AIR’s ‘Global Exceedance Probability Curve’ Report Shows Industry Loss Metrics

January 15, 2015

Catastrophe modeling firm AIR Worldwide estimated that the 1 percent exceedance probability loss (or the 100-year return period loss) is approximately $231.5 billion and the long-term average annual loss from natural catastrophes and terrorism is $72.6 billion.

These statistics were contained in AIR’s report called “2014 Global Exceedance Probability (EP) Curve,” which detailed key loss metrics for the insurance industry, such as average annual loss and select return period losses.

The 2014 report bases its global loss metrics on perils and regions currently modeled by AIR, including most new models and updates released during 2014, as well as updated industry exposure databases as of the end of 2013, AIR said in a statement.

Illustrating the annual variability of losses, insured losses from global natural and man-made catastrophes in 2014 were approximately $34 billion, said AIR, quoting Swiss Re statistics. AIR said this figure is about half the average of $64 billion over the last 10 years.

Losses in 2013 were also well below the long-term average; in contrast, losses in 2011 exceeded $110 billion (the second highest on record, after 2005).

“AIR’s global industry exceedance probability curve can be used to obtain a comprehensive and meaningful view of potential losses and to put actual losses into context,” said Bill Churney, COO, AIR Worldwide.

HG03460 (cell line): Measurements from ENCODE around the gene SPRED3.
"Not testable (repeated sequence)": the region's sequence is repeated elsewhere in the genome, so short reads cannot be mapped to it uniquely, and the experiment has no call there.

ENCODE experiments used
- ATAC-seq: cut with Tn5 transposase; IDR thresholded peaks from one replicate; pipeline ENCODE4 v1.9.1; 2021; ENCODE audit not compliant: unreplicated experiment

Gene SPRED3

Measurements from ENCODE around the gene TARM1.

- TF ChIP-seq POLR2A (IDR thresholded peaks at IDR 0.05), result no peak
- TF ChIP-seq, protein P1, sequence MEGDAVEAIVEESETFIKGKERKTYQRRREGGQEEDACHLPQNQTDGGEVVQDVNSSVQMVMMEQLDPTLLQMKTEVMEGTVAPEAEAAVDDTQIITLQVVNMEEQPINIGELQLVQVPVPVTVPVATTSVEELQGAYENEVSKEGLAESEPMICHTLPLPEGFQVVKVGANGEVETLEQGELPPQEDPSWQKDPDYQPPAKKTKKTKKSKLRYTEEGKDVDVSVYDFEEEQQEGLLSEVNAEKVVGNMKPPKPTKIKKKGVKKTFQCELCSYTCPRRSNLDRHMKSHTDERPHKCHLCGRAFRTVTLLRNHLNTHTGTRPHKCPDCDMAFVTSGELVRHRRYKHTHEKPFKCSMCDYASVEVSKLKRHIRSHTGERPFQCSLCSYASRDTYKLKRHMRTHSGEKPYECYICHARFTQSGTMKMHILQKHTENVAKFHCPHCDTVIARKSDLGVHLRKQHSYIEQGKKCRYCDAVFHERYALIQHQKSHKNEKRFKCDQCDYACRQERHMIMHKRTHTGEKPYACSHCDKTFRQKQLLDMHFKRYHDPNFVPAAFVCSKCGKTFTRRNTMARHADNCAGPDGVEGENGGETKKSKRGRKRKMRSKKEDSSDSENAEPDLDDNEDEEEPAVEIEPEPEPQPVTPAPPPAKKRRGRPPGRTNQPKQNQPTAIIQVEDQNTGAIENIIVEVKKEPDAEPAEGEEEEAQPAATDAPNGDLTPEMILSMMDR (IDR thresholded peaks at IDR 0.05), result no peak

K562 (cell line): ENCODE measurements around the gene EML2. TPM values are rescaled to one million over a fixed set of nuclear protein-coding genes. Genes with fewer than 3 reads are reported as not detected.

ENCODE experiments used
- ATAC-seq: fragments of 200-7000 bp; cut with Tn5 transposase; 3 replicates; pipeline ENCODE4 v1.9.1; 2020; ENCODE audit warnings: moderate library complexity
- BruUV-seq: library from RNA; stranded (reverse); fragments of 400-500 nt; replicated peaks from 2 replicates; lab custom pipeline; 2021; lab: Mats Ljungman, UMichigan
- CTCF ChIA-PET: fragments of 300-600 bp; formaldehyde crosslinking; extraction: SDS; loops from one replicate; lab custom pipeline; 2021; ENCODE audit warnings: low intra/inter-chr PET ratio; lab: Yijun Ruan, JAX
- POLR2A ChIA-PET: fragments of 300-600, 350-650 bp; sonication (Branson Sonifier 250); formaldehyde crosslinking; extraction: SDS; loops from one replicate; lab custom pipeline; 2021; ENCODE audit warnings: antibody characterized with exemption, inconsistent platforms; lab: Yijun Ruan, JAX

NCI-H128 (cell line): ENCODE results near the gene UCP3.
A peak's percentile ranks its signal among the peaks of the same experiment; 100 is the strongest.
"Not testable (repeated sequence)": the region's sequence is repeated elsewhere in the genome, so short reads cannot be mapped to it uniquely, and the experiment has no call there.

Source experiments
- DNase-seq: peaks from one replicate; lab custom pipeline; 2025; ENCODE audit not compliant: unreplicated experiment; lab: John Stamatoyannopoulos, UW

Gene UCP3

“Companies operating on a world stage need to understand their risk across global exposures to ensure they have sufficient capital to survive years of very high loss,” he said.

“Understanding – owning – this risk requires knowing both the likelihood of high-loss years and the diversity of events that could produce such losses,” Churney continued. “This is the real value of having credible catastrophe models across multiple perils and regions that can be analyzed together seamlessly – to fully anticipate possible global outcomes, including future catastrophes and future years that will produce losses exceeding any historical amounts.”

A full version of this report can be found on AIR Worldwide’s website.

Source: AIR Worldwide

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